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Author Topic: $300 for a variance hearing in my back yard?  (Read 19145 times)
KB4MB
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Posts: 295




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« Reply #30 on: July 25, 2011, 05:34:41 AM »

I am glad for property type zoning - out here in the country we are zone "residential agriculture" which provides us with low taxes and allows farming on that land.

A few years ago a gentleman bought a bunch of land on my road and wanted to get it rezoned to industrial.  He owned a blasting company and wanted to store blasting caps and explosives on the property.  He was surprised at how the entire street was against that. He had influence, but withdrew his request.

We didn't like the idea that the place was unsupervised - nobody lived on premesis and having thousands of thousands of pounds of explosives just didn't sit well with us.  Also, once zoned industrial, any industry could have moved into our area.  All of us were apprehensive because we ALL felt that this was America, and a man has a right to do with his property as he wishes.  Most of us lived out there and farmed and certainly didn't want a government, local or otherwise, to tell us how to live.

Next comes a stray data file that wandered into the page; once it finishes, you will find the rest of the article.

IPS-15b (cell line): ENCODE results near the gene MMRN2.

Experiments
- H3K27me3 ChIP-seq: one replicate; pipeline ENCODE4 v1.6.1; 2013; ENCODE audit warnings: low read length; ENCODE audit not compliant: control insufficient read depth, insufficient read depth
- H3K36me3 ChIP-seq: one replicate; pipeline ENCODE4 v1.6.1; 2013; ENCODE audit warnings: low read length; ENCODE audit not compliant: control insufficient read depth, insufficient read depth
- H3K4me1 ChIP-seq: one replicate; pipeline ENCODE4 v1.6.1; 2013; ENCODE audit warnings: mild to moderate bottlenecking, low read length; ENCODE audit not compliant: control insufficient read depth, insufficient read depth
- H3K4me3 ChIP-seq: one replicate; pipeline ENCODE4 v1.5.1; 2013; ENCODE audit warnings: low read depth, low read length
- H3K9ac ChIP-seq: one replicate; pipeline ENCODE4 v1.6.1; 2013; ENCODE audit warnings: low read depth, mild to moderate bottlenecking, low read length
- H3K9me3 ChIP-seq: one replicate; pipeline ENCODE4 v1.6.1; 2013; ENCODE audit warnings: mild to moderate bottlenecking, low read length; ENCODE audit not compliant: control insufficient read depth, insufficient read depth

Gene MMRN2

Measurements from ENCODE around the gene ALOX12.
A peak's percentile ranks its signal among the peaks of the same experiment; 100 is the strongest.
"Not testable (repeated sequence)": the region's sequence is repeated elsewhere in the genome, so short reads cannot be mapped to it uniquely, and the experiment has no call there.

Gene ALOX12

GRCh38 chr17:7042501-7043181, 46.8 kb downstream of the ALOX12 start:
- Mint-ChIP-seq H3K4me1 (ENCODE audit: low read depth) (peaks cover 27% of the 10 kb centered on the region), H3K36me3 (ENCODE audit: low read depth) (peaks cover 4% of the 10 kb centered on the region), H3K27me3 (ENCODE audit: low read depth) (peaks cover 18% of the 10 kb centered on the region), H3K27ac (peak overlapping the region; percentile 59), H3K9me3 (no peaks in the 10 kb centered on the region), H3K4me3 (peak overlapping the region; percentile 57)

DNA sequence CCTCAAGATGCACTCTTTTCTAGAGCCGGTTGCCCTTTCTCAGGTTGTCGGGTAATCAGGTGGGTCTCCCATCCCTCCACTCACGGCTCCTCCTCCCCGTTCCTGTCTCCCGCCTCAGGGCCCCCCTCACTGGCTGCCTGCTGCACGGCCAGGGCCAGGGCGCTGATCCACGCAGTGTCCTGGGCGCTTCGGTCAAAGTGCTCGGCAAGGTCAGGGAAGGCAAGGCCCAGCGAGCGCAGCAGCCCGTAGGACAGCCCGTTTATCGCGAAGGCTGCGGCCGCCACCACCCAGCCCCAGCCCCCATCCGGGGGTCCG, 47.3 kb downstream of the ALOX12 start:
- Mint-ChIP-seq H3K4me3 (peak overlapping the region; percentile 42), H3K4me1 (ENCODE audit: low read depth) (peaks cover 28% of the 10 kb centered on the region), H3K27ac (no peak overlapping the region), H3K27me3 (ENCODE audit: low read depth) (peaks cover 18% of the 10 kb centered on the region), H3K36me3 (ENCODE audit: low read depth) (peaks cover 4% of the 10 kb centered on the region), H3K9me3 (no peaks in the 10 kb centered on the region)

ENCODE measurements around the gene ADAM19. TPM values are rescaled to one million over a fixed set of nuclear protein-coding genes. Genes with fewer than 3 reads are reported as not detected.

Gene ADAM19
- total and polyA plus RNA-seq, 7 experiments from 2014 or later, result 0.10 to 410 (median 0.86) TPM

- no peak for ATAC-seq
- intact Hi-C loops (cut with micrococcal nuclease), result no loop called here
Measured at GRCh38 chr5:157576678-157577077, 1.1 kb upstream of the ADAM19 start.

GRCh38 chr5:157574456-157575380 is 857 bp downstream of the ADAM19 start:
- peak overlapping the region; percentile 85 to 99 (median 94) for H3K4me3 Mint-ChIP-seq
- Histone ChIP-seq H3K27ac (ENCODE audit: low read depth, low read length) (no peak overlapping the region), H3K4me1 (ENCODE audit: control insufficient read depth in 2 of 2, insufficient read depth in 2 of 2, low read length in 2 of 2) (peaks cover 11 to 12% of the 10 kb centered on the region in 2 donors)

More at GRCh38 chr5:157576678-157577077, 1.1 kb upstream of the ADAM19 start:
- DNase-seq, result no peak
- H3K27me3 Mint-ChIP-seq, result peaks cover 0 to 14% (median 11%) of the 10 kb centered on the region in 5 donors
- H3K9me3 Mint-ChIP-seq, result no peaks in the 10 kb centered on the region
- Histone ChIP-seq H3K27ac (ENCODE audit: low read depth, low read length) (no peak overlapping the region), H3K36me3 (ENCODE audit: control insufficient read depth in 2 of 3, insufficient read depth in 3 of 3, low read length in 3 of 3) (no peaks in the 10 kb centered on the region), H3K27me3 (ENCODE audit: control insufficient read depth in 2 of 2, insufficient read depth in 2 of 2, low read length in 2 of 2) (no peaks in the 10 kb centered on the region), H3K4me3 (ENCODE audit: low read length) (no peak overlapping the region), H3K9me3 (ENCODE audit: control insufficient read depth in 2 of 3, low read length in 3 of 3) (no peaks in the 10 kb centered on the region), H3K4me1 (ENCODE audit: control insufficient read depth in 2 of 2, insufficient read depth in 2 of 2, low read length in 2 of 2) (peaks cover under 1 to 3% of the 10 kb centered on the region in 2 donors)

However, we all also agreed that we bought in that area specifically because there wasn't an industrial facility near it - we bought farming land, and expected as such.

So, what happened?  The gentleman built huge berms and gates.  I never saw a house built on property (I can't see anything, come to think of it), so we can only assume he built the front so you couldn't see what he was doing and just went ahead and did it anyway.

There is no moral of the story here - except people can get away with anything if they are determined to.  This kind of zoning I think was good - however, out here it wouldn't fly if you told someone how they need to live on their property (cars on blocks, weeds, etc.).  We just don't care that much - I have enough property where I can't even seee my neighbor.
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K4KWH
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« Reply #31 on: July 25, 2011, 12:02:25 PM »